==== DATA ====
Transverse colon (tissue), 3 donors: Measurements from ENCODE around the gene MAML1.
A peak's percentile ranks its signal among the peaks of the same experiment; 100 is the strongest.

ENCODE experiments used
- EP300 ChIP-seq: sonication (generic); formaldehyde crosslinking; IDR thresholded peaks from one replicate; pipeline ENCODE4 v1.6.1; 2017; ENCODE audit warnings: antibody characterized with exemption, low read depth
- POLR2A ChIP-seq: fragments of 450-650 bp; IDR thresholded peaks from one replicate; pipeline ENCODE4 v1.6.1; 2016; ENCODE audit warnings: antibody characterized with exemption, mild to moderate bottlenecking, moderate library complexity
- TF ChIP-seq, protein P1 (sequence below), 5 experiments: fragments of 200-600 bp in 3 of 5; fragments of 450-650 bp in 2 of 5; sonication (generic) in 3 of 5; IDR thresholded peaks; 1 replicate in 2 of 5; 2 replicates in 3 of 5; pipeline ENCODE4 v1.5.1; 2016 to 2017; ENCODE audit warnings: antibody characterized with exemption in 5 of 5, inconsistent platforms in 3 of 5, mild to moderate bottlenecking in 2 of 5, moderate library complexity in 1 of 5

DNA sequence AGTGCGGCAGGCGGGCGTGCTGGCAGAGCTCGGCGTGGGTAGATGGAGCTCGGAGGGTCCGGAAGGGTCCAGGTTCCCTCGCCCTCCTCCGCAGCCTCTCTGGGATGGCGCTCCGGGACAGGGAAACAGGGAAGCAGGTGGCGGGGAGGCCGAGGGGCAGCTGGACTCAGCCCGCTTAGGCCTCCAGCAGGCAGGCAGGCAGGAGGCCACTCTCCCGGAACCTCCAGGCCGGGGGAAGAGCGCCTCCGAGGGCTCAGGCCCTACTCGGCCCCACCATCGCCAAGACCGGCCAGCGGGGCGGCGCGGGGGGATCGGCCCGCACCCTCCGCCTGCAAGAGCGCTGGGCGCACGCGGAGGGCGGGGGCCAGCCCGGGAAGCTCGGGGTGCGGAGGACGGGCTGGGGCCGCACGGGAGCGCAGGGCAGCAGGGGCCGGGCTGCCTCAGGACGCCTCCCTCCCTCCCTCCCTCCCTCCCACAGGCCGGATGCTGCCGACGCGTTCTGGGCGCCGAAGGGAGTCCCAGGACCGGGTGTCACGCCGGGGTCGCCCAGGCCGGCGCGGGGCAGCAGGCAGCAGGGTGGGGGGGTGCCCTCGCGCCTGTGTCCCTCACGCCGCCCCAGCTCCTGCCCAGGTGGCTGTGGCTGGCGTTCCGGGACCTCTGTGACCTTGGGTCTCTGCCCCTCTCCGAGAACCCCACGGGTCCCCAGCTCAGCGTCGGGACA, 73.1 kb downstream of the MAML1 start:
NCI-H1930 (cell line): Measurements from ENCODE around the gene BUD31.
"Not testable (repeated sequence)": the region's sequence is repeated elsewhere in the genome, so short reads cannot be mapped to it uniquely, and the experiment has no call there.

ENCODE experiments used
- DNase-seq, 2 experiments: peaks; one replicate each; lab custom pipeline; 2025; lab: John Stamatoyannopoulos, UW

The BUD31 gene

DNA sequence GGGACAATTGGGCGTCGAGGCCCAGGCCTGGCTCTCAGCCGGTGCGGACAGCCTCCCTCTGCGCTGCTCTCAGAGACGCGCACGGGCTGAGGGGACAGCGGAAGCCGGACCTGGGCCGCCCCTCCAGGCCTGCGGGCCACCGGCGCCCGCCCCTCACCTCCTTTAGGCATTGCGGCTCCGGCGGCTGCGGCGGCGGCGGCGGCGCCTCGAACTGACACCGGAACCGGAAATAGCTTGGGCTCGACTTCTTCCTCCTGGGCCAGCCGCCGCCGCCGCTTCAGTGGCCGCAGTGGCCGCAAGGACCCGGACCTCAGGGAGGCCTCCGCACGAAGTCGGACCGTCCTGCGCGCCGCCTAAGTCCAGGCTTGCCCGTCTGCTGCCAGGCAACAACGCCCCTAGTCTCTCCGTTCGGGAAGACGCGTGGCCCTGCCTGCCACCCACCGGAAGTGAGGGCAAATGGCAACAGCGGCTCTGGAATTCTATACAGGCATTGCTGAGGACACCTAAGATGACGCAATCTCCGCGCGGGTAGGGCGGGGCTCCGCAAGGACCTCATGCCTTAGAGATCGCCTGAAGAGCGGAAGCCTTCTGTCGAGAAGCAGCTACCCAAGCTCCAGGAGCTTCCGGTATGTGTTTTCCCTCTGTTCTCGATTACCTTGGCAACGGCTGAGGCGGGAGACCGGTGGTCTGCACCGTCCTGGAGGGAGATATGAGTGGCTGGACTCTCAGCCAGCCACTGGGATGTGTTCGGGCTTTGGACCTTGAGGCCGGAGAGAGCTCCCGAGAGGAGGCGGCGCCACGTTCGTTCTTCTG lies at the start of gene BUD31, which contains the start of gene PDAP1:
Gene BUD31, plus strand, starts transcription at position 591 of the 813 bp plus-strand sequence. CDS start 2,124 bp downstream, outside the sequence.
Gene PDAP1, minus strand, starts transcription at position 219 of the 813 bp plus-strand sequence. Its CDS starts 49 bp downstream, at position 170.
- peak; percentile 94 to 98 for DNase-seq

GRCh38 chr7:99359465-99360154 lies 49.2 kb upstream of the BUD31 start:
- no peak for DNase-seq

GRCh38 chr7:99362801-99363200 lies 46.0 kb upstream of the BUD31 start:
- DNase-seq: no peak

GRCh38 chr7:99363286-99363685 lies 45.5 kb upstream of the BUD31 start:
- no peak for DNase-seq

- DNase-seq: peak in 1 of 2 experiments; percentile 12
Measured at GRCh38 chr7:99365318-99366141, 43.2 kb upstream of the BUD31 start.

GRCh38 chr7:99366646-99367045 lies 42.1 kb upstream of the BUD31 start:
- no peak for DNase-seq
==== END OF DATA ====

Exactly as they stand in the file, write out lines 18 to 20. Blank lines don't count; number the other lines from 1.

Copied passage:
- no peak for DNase-seq

GRCh38 chr7:99362801-99363200 lies 46.0 kb upstream of the BUD31 start:
- DNase-seq: no peak